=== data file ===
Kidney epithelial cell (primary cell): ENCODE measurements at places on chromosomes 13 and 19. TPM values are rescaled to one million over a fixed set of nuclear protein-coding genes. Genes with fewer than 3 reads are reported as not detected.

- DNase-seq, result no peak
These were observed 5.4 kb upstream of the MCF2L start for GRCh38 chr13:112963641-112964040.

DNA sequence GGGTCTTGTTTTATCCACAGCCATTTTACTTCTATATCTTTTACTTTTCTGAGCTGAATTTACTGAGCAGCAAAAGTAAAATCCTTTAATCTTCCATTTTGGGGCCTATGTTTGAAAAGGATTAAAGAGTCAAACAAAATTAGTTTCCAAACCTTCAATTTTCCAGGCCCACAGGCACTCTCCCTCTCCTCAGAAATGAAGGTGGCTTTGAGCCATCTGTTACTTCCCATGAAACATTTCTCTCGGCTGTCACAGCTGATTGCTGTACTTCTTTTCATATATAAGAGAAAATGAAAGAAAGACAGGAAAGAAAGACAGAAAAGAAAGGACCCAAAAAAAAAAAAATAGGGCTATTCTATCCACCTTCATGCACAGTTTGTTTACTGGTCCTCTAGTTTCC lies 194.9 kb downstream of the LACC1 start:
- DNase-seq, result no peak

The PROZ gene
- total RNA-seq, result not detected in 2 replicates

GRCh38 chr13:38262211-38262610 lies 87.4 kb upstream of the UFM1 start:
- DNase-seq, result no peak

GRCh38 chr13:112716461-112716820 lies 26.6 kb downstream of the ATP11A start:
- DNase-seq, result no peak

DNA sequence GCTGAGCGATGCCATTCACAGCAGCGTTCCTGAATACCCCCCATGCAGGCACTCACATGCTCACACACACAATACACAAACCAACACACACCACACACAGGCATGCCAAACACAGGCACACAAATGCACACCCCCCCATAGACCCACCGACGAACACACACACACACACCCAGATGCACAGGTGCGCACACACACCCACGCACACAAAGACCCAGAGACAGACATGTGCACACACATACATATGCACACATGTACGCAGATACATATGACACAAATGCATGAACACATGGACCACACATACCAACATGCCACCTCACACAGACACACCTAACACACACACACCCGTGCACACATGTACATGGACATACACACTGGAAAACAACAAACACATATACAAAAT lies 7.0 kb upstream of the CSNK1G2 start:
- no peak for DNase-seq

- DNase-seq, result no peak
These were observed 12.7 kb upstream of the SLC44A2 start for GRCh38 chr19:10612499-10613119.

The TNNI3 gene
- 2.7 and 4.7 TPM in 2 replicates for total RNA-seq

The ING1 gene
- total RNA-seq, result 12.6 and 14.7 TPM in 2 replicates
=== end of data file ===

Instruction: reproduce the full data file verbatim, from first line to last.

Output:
Kidney epithelial cell (primary cell): ENCODE measurements at places on chromosomes 13 and 19. TPM values are rescaled to one million over a fixed set of nuclear protein-coding genes. Genes with fewer than 3 reads are reported as not detected.

- DNase-seq, result no peak
These were observed 5.4 kb upstream of the MCF2L start for GRCh38 chr13:112963641-112964040.

DNA sequence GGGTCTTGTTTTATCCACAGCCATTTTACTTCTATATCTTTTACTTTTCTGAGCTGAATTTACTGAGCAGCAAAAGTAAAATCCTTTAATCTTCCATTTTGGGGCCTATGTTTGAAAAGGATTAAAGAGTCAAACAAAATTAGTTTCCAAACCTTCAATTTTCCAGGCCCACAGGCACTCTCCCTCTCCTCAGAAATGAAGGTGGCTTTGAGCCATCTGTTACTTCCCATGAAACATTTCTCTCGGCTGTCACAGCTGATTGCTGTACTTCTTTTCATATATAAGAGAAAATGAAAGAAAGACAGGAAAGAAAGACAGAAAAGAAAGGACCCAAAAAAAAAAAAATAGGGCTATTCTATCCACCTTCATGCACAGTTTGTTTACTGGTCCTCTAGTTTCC lies 194.9 kb downstream of the LACC1 start:
- DNase-seq, result no peak

The PROZ gene
- total RNA-seq, result not detected in 2 replicates

GRCh38 chr13:38262211-38262610 lies 87.4 kb upstream of the UFM1 start:
- DNase-seq, result no peak

GRCh38 chr13:112716461-112716820 lies 26.6 kb downstream of the ATP11A start:
- DNase-seq, result no peak

DNA sequence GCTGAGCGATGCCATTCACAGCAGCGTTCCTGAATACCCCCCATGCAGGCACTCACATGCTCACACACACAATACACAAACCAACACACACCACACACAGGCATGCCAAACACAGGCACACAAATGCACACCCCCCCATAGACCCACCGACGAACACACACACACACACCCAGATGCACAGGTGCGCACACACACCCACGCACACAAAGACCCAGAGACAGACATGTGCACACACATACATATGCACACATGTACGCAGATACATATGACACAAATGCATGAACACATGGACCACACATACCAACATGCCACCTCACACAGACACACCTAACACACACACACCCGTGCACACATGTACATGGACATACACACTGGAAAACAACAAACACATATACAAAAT lies 7.0 kb upstream of the CSNK1G2 start:
- no peak for DNase-seq

- DNase-seq, result no peak
These were observed 12.7 kb upstream of the SLC44A2 start for GRCh38 chr19:10612499-10613119.

The TNNI3 gene
- 2.7 and 4.7 TPM in 2 replicates for total RNA-seq

The ING1 gene
- total RNA-seq, result 12.6 and 14.7 TPM in 2 replicates